One of the most important causes of poverty is on-going financial leakage from poor rural and urban areas and nations to richer national and international havens. This financial leakage is caused mostly by interest, which constitutes up to 40% of the end user cost of a typical western product, and the cost of imported energy and capital goods.
Self-financing systems aim to set up cooperative, interest-free, inflation free economic environments. They use technologies permitting the construction of most items necessary for basic development in low cost labour intensive project level production units with 100% local value added. Items imported into the system must be necessary for essential services such as water pumping or to increase local productivity.
Project applications are self-financing because they allow the recipient communities to fully exploit a network of sustainable development activities using an interest-free seed loan, Local Exchange Trading (LETS) systems, and multiple re-cycled interest-free micro-credits. The micro-credits are generated by recycling seed loan repayments and project reserves during the loan term, and by recycling repayments of the micro-credit loans themselves.
INTEREST FREE SEED LOAN
The interest-free seed loan is repayable in 10 years. The minimum amount needed is just US$ 60 per user, which covers the entire basic package of structures and services, and calls for a monthly payment of US$3 per family of five into a Cooperative Development Fund. A typical project area would include about 50.000 users or 10000 families. The projects are structured so that some, if not all, of the monthly payments can be recovered by savings on the current expenditure of the families for the (inadequate) structures and services available to them. Since the seed loan is interest-free, funders in fact make a gift for the amount of the unpaid interest. This may be justified since most economic activities in the communities in question are non-monetised and the communities in developing countries play little direct role in the creation of inflation. Another justification is that payment for development aid is often made by way of gift anyway. Under self-financing systems the seed capital at least is returned to the lender after ten years and can be re-invested in more projects.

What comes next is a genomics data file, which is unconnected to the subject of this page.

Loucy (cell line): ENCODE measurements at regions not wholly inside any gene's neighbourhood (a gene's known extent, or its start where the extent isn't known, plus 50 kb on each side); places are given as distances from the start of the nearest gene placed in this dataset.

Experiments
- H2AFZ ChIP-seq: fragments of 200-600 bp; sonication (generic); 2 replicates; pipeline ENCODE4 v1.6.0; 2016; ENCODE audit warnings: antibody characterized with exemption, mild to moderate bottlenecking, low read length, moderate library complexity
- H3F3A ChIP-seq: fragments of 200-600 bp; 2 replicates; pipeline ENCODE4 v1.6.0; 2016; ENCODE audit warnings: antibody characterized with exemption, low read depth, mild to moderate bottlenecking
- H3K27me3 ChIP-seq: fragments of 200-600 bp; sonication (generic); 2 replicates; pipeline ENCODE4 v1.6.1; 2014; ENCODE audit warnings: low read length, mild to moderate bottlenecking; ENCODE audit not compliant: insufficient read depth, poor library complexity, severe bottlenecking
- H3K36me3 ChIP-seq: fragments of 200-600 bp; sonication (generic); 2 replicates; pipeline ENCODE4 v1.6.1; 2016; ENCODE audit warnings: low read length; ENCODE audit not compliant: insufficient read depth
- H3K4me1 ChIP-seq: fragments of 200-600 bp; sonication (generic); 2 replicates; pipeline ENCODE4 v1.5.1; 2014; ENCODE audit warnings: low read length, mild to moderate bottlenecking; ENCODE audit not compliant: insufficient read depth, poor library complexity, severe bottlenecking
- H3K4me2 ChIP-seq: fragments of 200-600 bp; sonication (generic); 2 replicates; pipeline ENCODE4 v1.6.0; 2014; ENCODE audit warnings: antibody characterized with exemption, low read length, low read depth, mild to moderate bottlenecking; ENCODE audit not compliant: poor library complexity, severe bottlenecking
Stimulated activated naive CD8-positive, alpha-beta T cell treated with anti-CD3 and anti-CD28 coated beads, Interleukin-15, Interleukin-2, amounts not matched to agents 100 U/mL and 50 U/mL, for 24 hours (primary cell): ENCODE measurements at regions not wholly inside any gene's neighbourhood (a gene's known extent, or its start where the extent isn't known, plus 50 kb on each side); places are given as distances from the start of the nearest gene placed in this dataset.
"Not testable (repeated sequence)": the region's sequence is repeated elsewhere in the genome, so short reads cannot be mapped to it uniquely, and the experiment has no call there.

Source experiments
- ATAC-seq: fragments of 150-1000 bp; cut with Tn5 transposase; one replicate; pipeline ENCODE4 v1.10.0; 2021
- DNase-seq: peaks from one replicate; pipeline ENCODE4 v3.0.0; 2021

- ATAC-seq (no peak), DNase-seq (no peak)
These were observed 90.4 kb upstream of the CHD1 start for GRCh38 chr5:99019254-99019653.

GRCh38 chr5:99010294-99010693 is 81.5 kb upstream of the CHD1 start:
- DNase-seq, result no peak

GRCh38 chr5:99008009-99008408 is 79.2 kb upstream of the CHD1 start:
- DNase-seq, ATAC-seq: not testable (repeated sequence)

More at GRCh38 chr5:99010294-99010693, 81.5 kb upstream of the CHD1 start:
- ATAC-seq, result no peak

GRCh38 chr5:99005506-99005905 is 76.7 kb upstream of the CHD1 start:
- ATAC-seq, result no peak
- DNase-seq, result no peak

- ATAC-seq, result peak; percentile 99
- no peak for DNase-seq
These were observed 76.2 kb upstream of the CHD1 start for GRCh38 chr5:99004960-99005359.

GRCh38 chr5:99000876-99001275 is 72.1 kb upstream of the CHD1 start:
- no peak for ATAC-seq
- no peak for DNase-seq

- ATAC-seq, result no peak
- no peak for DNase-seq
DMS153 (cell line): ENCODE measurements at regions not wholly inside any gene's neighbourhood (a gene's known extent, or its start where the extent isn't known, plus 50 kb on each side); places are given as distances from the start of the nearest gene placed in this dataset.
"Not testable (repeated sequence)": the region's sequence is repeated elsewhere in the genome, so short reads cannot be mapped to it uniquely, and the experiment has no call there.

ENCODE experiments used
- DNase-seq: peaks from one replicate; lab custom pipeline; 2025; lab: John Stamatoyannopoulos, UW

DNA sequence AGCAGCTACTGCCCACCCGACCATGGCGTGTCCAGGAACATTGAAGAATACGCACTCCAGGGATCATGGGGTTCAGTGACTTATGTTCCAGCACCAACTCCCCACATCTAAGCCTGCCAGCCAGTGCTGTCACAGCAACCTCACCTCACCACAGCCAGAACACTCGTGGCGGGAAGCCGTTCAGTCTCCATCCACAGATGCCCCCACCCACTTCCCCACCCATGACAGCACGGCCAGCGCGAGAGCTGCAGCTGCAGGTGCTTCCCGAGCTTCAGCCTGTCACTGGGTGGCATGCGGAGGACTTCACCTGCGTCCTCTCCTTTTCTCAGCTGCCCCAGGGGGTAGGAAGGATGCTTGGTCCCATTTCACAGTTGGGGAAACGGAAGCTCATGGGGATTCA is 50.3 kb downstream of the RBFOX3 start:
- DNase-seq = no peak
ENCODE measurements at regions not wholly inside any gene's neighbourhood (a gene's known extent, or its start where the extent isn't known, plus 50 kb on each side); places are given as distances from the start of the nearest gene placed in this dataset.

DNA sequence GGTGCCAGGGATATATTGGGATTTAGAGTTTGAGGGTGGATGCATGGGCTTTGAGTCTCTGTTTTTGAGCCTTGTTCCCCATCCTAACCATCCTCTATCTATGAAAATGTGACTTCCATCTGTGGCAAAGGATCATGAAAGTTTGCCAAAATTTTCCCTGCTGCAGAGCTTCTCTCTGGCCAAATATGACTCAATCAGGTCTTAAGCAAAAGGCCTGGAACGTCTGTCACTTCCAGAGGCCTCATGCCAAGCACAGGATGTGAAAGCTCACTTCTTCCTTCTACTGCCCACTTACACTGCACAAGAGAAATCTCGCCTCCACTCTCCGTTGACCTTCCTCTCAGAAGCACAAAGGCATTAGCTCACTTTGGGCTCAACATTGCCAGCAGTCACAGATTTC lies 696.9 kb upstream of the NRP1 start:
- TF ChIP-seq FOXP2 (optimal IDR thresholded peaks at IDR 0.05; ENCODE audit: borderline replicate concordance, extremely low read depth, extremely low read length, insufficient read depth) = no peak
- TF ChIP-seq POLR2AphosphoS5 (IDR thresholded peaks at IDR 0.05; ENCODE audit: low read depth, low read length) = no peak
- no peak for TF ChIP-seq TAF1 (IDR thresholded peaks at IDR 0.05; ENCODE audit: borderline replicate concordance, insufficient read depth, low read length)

The self-financing projects will usually be carried out in countries and areas where political stability over the long term (at least the period of the ten year interest-free seed loan) necessary for development cannot be guaranteed. While capital structures installed within the framework of project applications may, if rarely, be insurable against loss or damage by Act of God such as lightning, hurricanes, or earthquakes, it is not usually possible to insure them against loss or damage deriving from Act of Political and Military Authorities, civil war, commotion, rebellion, and strikes. Even if insurance were to be available the cost would be so high that it would constitute a major on-going financial leakage from the project area, which is just one of the major problems self'financing projects are designed to stop. What happens in case of loss of or damage to capital structures installed under a given project before repayment of the interest-free seed loan after ten years must therefore be clearly addressed at the time the project application is being financed.